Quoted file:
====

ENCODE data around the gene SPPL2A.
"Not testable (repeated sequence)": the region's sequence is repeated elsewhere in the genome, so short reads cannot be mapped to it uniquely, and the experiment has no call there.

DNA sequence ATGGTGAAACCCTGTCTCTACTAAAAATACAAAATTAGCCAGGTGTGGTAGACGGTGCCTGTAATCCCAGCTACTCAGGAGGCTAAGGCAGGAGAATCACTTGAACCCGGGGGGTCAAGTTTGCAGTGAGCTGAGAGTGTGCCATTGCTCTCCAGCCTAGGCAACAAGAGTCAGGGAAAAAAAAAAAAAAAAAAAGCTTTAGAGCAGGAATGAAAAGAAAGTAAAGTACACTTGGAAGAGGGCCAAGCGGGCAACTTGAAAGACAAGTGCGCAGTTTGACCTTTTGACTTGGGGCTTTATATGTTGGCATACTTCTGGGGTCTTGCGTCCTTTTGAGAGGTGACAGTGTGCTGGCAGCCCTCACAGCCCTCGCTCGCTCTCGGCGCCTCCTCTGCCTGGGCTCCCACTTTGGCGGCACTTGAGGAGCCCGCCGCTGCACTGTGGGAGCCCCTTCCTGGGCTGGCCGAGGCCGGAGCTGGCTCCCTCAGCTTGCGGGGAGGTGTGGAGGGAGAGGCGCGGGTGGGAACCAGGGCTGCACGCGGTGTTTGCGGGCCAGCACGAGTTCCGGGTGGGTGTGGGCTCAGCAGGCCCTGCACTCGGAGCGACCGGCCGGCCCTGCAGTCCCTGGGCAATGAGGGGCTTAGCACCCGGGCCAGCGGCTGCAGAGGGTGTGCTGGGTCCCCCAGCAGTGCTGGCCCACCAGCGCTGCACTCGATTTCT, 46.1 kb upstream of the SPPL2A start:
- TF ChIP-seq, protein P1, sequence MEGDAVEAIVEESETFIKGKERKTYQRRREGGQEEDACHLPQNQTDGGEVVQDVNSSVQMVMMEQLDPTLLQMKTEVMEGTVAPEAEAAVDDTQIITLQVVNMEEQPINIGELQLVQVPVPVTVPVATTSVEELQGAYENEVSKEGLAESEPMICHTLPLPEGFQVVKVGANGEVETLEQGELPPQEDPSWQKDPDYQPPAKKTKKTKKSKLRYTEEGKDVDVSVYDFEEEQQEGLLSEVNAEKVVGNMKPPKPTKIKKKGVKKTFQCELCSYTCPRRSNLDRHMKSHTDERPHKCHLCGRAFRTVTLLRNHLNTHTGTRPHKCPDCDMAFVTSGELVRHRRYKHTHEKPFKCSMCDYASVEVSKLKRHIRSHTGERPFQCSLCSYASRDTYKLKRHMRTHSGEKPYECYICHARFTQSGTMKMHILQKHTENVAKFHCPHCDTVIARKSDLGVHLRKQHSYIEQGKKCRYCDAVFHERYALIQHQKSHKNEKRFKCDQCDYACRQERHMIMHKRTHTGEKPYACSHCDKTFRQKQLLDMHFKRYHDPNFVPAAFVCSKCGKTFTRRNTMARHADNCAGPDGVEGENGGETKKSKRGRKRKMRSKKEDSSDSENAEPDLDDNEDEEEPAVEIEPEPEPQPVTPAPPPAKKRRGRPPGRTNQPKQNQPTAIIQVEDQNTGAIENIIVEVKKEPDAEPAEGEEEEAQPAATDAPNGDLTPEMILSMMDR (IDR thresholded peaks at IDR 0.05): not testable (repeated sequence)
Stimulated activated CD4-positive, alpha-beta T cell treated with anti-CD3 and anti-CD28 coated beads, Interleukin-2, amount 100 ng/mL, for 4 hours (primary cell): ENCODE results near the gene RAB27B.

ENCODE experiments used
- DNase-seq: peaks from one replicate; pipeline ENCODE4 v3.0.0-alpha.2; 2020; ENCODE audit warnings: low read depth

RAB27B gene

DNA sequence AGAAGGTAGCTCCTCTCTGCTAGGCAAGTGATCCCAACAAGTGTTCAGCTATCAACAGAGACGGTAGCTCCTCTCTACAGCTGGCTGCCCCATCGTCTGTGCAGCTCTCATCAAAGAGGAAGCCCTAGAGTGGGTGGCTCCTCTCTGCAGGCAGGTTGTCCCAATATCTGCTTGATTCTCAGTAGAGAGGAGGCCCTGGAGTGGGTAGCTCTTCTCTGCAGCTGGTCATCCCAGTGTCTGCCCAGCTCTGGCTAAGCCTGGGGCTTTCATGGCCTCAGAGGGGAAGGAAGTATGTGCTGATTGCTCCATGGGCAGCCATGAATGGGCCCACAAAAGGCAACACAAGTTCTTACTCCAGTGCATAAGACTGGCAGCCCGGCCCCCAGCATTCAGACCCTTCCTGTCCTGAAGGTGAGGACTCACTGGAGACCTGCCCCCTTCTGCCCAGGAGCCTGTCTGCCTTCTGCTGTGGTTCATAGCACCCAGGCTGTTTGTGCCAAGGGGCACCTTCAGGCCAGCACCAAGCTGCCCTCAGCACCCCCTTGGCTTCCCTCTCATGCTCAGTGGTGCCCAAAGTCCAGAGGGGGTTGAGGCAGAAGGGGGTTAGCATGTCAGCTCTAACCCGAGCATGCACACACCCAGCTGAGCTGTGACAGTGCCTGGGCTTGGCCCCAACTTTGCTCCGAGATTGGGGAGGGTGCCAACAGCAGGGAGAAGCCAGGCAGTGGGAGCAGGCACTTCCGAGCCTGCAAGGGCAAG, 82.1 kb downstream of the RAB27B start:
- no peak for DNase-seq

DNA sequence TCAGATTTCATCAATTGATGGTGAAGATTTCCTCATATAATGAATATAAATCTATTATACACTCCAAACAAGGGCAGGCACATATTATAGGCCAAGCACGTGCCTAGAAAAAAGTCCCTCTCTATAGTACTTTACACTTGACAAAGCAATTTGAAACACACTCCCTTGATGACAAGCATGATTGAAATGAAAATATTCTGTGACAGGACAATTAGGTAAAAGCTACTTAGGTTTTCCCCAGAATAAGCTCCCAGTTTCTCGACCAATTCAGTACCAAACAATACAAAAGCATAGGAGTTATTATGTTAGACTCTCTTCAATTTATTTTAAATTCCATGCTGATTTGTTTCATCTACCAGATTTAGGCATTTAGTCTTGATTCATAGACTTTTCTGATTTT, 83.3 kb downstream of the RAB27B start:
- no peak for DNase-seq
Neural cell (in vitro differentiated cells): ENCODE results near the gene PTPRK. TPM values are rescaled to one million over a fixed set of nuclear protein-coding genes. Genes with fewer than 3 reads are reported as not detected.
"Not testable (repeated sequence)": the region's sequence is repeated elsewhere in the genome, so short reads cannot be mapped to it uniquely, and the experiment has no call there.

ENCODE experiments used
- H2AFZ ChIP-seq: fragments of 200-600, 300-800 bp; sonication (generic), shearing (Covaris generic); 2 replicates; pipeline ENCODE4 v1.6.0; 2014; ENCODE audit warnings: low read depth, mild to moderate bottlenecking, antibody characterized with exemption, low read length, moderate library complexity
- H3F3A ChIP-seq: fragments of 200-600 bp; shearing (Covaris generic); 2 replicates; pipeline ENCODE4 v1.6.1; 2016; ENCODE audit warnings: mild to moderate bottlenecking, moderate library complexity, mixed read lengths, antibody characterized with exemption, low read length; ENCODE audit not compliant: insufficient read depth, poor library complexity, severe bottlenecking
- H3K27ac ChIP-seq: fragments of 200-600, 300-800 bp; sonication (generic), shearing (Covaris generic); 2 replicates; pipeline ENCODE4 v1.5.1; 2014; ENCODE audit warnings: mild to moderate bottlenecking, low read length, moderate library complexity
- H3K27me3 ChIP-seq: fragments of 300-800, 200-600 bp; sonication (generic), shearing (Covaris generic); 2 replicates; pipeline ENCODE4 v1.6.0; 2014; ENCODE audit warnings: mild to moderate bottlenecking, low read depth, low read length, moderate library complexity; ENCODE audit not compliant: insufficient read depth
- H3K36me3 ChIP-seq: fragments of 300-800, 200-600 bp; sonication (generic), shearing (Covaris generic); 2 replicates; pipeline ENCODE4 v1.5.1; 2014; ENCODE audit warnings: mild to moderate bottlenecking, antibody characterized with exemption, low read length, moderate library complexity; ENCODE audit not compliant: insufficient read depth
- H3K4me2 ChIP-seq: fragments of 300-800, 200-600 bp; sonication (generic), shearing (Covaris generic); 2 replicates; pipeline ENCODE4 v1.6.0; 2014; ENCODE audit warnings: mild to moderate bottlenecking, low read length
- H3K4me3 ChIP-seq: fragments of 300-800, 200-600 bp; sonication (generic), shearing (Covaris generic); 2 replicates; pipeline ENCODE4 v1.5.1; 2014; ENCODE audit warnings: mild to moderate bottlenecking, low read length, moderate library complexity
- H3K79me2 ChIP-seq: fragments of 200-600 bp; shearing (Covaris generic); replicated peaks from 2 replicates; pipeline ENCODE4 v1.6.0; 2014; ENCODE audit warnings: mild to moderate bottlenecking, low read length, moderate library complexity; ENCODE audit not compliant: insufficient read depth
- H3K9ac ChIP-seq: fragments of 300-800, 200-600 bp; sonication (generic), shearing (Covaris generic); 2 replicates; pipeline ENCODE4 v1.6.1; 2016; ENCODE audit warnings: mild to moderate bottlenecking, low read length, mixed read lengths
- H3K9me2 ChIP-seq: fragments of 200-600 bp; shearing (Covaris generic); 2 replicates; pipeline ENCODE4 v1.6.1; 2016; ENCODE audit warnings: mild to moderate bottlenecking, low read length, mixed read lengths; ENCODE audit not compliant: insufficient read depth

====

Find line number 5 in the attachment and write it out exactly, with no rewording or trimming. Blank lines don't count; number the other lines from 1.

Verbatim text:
Stimulated activated CD4-positive, alpha-beta T cell treated with anti-CD3 and anti-CD28 coated beads, Interleukin-2, amount 100 ng/mL, for 4 hours (primary cell): ENCODE results near the gene RAB27B.